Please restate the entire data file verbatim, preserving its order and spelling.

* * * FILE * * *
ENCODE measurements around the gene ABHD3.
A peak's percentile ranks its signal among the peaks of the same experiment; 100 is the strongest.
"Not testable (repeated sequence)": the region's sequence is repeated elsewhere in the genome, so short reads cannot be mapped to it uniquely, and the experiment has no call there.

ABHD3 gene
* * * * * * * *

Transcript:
ENCODE measurements around the gene ABHD3.
A peak's percentile ranks its signal among the peaks of the same experiment; 100 is the strongest.
"Not testable (repeated sequence)": the region's sequence is repeated elsewhere in the genome, so short reads cannot be mapped to it uniquely, and the experiment has no call there.

ABHD3 gene